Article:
Friday, November 4, 2011
It Came From the Back Issue Bin! #22: Toronto After Dark Film Festival 2011
by Jason Shayer
I’m taking a well deserved break from comic books this month after review all of DC’s New 52 comics last month. While I didn’t get a press pass this year for the Toronto After Dark Film Festival, the organizers were kind enough to comp me a couple of passes to two of their films: Monster Brawl and VS.
Before moving onto my reviews, I wanted to make note of the new venue for the festival, The Toronto Underground Cinema. I was a bit disappointed with the new venue and not really so much for the theatre itself, which is great, but I found the location odd as it was in the basement of a dying condo building along Spadina Avenue. The area wasn’t as vibrant as the trendy student-focused neighbourhood that surrounded the previous venue, The Bloor Cinema, and seriously lacked some good restaurants.
Monster Brawl (2011)
From the film’s Facebook page:
“Set in the tradition of a Pay-Per-View main event, comes a grotesque and hilarious fight to the death featuring a cast of eight classic combatants in all. Along with their colorful managers, these Monsters compete in visceral bloody combat in the ring to determine the most powerful monster of all time. Monster Brawl stars comedian Dave Foley (Kids in the Hall, Bugs Life, Despicable Me), wrestling icons Jimmy Hart - The Mouth of the South, Kevin Nash, revered MMA referee Herb Dean, Robert Maillet (300, Sherlock Holmes, The Immortals), Art Hindle (Porky's, Black Christmas) and the voice of horror legend and Call of Duty narrator Lance Henriksen (Aliens, Terminator). Monster Brawl is sure to be a cult classic in the making!”
Monster Brawl delivered exactly what was advertized, but unfortunately nothing more. The story’s linear progression got a bit tiring and at times painfully predictable. What lies at the center of its weakness was the event-style plot. It really needed its own story-driven plot, even something as simple as having a couple of kids sneak on to the set and have them get into trouble would have giving the audience something to identify with beside the monsters. I also found that it wasn’t feasible to fit in the appropriate amount of screen time for each monster to establish that connection the movie maker was hoping would help create that Pay-Per-View event feel and generate participation for the audience.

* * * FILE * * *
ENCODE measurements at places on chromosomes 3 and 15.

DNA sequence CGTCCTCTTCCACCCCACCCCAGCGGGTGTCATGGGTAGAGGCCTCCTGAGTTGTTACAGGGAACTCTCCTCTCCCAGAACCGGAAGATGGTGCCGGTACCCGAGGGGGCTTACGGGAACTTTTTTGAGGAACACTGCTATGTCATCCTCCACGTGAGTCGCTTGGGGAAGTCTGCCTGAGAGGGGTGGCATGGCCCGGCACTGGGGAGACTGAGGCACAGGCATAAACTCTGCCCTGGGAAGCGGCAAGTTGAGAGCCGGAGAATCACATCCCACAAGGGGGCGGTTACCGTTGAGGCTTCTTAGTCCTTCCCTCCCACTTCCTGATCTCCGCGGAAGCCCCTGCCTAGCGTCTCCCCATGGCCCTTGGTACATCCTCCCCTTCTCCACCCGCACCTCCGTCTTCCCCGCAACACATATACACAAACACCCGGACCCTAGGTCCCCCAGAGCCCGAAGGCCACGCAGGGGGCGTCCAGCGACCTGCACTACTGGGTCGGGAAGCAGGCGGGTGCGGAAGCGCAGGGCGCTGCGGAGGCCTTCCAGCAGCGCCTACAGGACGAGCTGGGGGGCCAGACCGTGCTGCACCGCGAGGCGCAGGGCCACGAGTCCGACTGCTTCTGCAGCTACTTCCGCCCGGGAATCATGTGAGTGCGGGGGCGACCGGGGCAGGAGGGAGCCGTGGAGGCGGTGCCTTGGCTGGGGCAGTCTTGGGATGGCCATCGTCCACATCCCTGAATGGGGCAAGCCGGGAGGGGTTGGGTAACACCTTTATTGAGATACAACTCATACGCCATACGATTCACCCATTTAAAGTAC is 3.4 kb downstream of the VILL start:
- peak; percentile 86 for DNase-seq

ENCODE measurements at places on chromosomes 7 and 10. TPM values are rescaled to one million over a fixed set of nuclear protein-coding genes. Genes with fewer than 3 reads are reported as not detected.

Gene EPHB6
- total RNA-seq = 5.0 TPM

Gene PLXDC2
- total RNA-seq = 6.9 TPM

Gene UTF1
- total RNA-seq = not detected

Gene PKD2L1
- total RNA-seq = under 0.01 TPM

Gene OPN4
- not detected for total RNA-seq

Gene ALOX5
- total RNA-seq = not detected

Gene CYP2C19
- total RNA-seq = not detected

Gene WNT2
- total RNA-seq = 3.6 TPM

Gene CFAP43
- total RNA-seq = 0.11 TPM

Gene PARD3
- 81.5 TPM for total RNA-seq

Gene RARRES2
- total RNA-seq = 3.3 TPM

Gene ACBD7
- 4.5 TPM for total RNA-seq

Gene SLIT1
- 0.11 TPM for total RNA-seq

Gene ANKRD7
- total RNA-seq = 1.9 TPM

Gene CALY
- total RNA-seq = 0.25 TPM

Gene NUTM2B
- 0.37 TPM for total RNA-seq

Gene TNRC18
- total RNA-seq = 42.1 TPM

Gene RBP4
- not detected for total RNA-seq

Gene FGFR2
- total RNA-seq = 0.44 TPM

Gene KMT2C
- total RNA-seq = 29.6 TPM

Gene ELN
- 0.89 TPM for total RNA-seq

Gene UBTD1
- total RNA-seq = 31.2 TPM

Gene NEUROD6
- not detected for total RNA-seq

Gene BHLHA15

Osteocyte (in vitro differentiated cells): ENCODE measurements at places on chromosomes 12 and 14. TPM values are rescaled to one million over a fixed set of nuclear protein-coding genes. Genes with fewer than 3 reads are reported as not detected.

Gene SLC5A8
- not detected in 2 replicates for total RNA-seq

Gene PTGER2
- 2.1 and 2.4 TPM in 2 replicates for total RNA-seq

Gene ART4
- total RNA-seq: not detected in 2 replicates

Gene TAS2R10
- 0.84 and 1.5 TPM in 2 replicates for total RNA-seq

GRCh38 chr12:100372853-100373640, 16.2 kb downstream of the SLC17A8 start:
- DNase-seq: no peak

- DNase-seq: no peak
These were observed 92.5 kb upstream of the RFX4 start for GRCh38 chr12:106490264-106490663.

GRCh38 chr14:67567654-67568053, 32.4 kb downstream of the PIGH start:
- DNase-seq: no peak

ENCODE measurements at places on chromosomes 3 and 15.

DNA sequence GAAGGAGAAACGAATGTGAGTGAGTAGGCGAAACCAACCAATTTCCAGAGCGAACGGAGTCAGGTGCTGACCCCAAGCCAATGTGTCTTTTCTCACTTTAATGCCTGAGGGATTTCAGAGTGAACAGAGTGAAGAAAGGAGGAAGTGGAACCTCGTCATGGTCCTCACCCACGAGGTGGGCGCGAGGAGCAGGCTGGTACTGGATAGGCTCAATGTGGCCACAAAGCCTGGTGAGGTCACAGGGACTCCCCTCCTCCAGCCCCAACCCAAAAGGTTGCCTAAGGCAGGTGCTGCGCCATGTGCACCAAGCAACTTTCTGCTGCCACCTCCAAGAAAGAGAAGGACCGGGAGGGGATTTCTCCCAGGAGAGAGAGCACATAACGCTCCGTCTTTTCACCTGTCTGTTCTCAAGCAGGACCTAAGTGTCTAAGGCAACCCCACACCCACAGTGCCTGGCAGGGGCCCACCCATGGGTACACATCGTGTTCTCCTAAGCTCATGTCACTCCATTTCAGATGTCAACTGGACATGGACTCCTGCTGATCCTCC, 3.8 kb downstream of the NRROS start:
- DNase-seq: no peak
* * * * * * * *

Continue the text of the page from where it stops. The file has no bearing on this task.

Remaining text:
Four Super Heroes find themselves abducted by their Arch Nemesis and are forced to compete in a series of challenges in order to save an abandoned town full of kidnapped innocent civilians.
Unfortunately, the trailer was exceptionally well done and really didn’t reflect the overall effort behind the movie. While the premise was intriguing, the execution failed on several levels. The movie’s creator wanted to tell a superhero story without their powers. Keeping in mind that this was an Indy comic book movie, having the heroes stripped of their powers seemed to be a bad decision. Perhaps regaining them at some point would have added a bit more intensity and reward and might have helped drive the creator’s point across more effectively.
The dialog was painful, even for a lifelong comic book reader like myself. Apparently this movie was shot over 10 days and written in a week, and it showed. The flashback sequences were well crafted, but came too late as you really didn’t feel for these characters as they faced their deathtraps.
This sampling of films wasn’t enough for me to gage the quality at this year’s Toronto After Dark Film Festival. From other accounts, the overall quality of the Festival was quite good, even better than last year. I’m already looking forward to next year.